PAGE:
Every end-to-end solution is secure and fully integrated to eliminate complexity, all data remains on premises and every solution is scalable, so manufacturers can start small, then easily introduce additional connected worker and other use case capabilities as needed.

Integrated applications simplify and accelerate information sharing and learning

An example of a Nokia MXIE application is Taqtile Manifest; this gives manufacturing workers immediate access to work instruction and collaboration tools that help them perform complex tasks, access training and collaborate with colleagues.

Immersive training technology provides guided work instructions that enhance the skills of existing workers and help to attract, engage and educate new workers. Instant access to step-by-step online instructions ensures work gets done faster and more accurately with no paper required. Real-time and asynchronous collaboration puts expert knowledge at workers’ fingertips.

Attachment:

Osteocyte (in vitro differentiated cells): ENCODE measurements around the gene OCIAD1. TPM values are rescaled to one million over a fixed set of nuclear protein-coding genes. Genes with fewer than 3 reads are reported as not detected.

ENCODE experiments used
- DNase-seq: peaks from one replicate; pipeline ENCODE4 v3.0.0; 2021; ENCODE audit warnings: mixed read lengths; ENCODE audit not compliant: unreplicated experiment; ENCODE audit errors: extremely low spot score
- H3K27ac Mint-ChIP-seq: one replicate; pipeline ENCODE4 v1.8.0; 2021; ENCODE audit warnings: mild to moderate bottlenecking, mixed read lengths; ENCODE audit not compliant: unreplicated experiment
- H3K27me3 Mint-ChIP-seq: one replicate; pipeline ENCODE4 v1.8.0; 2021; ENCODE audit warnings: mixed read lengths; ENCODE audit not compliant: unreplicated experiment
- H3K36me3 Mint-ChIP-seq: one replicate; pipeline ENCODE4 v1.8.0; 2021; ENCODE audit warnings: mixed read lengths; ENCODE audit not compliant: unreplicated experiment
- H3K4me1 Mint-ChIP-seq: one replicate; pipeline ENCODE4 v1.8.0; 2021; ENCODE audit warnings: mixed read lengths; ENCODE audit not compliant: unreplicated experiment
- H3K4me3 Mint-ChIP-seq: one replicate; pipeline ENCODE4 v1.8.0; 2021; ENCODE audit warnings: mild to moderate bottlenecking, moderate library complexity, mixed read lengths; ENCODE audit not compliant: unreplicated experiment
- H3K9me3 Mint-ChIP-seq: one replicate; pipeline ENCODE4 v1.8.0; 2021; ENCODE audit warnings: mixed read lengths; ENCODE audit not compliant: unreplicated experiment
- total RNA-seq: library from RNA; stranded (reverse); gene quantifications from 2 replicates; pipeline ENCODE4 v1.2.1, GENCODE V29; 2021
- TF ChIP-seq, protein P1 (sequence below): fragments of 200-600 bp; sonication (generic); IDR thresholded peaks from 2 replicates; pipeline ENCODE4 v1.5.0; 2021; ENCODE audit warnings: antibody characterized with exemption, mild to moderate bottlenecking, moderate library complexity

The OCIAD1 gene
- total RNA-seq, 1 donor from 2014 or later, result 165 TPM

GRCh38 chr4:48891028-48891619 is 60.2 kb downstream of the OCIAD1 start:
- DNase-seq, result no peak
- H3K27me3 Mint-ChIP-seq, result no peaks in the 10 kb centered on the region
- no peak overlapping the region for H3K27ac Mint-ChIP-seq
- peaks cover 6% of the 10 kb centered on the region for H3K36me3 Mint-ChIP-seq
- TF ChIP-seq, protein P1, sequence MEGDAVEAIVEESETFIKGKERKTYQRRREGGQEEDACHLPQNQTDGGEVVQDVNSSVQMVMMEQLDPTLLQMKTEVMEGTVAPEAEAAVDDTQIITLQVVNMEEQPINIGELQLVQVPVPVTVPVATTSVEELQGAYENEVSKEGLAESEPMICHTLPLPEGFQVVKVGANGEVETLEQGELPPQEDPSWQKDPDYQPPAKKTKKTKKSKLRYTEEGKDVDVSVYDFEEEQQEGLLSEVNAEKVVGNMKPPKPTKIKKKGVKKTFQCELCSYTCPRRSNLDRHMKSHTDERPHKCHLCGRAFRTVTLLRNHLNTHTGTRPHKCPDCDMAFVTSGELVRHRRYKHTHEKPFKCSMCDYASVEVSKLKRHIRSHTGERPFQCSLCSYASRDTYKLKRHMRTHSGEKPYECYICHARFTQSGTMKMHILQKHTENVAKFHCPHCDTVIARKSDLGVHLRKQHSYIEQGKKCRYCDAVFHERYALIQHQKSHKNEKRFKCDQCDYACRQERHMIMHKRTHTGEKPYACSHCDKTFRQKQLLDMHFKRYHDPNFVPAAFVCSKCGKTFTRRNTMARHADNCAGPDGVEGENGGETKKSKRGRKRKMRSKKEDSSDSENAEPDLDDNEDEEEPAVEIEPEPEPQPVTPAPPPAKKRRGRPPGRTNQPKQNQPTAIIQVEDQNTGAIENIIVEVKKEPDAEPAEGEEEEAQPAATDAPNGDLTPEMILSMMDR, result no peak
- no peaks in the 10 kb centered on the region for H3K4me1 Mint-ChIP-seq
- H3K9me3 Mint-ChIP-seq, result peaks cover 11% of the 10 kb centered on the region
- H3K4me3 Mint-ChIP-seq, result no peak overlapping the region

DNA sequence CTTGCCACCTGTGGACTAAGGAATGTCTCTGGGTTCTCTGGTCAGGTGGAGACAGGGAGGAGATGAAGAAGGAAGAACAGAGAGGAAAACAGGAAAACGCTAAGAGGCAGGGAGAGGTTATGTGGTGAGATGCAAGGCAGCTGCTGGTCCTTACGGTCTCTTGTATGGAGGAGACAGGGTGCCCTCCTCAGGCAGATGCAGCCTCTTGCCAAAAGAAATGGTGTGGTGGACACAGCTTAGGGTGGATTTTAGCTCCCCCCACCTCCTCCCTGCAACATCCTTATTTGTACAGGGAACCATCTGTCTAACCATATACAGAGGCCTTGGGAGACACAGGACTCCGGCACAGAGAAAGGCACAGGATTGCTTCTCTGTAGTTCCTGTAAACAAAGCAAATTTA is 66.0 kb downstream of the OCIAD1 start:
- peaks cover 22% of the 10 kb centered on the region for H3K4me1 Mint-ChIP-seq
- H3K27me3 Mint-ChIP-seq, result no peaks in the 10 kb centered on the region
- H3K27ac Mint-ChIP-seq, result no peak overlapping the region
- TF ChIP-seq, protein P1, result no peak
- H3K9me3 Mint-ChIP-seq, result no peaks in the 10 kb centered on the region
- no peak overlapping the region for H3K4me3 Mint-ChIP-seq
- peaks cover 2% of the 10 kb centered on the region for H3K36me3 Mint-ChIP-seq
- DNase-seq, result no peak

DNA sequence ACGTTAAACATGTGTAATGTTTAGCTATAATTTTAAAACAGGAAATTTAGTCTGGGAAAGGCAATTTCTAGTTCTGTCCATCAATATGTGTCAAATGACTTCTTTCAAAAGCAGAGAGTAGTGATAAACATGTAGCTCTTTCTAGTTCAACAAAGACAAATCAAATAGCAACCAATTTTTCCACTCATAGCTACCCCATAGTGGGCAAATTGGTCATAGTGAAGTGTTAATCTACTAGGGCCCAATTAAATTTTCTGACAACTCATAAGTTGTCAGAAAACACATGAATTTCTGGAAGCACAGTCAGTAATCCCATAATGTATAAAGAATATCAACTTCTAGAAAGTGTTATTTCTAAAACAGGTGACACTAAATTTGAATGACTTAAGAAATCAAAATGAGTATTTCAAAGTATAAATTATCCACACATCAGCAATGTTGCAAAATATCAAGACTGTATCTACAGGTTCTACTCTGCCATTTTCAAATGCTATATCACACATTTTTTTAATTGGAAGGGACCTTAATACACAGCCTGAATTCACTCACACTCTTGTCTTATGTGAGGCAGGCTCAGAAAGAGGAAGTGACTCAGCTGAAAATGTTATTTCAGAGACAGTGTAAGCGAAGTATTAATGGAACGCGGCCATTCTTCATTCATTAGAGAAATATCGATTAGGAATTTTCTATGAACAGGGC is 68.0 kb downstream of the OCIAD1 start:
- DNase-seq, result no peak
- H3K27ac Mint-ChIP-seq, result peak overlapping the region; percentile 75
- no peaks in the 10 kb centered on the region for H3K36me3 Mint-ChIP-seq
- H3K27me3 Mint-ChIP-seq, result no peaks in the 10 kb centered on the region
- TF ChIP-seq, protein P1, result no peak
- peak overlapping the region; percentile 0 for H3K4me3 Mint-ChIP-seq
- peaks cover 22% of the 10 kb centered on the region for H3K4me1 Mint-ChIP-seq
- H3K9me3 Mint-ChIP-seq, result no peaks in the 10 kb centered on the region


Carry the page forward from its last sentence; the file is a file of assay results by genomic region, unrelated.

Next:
How to choose the path for connected workers that’s right for your operations and goals?

The key is to acknowledge where you are now, and to build from that point – every organisation will be at different stages of IT/OT convergence and digital transformation maturity. For example, Nokia digitalisation solutions integrate with existing networks, industrial protocols (Profinet, ModBus, etc.), systems and technologies, so evolution for manufacturers is smooth, seamless and can be aligned to individual circumstances – this encourages an augmenting approach as opposed to rip-and-replace scenarios.

Many manufacturers start with a proof of concept and expand from there. For example, Lufthansa Technik started with a pilot project for high-resolution, remote table inspections that allows workers to more efficiently and effectively serve customers while ensuring business continuity. Remote table inspections are now a permanent offering and Lufthansa Technik is trialing additional types of remote inspections.

In the case of Bosch, its approach is to use a 5G private wireless network to incubate a variety of connected worker and other use cases. The results will allow the company to create a blueprint for 5G smart factory transformation that can be applied to more than 250 factories globally.

Nokia’s own 5G ‘factory of the future’ in Oulu, Finland implements digital foundation for transformative change; in addition to connected workers, use cases include mobile robotics, reliable connectivity for all assets within and outside the factory, IoT analytics running on Edge cloud and a real-time digital twin of operations data. This factory is recognised by the World Economic Forum as an Advanced 4th Industrial Revolution (4IR) Lighthouse.